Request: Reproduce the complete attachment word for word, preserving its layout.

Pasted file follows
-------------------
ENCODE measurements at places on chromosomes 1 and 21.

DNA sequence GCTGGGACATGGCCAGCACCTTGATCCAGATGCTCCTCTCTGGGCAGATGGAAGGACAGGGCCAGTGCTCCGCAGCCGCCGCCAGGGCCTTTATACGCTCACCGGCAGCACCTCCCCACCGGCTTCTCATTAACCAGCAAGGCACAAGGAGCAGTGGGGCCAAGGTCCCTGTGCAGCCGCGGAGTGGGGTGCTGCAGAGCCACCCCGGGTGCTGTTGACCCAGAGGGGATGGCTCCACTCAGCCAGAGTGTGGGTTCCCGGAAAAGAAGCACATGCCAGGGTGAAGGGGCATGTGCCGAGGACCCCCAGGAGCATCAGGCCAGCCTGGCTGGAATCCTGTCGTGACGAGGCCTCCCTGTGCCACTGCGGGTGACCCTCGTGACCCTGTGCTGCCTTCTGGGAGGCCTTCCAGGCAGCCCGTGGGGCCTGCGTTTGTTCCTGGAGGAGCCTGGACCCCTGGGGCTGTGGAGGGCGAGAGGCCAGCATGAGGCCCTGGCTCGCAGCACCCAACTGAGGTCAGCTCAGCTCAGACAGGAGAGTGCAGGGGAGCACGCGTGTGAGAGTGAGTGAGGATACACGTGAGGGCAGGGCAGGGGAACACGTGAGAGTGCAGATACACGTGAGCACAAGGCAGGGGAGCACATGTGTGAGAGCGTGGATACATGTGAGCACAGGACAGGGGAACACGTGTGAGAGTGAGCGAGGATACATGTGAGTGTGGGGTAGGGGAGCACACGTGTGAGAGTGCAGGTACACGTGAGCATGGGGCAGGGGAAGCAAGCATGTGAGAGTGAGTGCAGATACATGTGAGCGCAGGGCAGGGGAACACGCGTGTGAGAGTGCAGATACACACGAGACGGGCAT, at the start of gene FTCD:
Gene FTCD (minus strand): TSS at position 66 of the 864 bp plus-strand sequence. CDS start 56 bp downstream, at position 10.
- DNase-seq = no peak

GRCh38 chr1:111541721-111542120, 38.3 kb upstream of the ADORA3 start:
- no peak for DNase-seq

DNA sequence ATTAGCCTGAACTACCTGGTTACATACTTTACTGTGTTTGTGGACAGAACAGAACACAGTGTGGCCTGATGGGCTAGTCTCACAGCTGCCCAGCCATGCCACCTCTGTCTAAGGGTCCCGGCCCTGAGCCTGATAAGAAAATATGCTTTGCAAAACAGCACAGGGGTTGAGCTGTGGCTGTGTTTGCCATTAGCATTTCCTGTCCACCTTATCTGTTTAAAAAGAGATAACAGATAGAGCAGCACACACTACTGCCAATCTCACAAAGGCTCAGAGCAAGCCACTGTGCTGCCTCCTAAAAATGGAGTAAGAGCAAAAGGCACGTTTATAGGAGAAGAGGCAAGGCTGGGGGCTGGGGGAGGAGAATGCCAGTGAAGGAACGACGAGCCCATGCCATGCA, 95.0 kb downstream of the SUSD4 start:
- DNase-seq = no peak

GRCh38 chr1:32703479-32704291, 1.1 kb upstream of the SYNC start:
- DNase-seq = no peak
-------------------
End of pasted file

ENCODE measurements at places on chromosomes 1 and 21.

DNA sequence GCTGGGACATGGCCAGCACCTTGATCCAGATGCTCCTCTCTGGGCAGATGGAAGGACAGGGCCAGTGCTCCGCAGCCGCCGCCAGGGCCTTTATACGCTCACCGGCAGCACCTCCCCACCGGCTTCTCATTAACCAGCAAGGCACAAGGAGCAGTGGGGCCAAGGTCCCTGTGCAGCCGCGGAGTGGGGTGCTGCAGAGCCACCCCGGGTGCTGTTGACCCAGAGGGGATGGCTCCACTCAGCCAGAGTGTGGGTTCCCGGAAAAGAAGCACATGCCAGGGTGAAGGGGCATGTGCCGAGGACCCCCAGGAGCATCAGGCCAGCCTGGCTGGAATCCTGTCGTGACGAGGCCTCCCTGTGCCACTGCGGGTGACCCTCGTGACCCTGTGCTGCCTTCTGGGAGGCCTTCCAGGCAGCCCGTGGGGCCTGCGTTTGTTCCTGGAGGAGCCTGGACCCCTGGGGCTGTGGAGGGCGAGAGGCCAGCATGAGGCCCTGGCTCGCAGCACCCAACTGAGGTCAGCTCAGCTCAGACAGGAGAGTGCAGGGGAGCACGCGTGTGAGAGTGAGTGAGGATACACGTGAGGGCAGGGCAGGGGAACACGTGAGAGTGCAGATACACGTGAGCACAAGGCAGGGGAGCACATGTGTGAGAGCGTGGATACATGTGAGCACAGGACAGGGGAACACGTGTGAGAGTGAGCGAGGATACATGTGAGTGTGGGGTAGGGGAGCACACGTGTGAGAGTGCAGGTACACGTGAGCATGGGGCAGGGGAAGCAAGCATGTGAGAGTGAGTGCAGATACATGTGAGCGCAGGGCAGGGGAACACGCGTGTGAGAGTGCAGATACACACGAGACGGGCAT, at the start of gene FTCD:
Gene FTCD (minus strand): TSS at position 66 of the 864 bp plus-strand sequence. CDS start 56 bp downstream, at position 10.
- DNase-seq = no peak

GRCh38 chr1:111541721-111542120, 38.3 kb upstream of the ADORA3 start:
- no peak for DNase-seq

DNA sequence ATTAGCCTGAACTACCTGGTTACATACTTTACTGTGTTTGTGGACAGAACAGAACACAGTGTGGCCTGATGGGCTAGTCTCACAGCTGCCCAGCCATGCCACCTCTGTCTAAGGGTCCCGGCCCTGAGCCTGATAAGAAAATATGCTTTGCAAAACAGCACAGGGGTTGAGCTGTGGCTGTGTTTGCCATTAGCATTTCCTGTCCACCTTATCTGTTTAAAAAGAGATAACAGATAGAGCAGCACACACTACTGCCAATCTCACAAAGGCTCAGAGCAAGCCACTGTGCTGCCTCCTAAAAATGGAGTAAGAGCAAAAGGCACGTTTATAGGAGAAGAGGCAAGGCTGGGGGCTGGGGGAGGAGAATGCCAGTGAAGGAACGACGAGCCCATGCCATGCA, 95.0 kb downstream of the SUSD4 start:
- DNase-seq = no peak

GRCh38 chr1:32703479-32704291, 1.1 kb upstream of the SYNC start:
- DNase-seq = no peak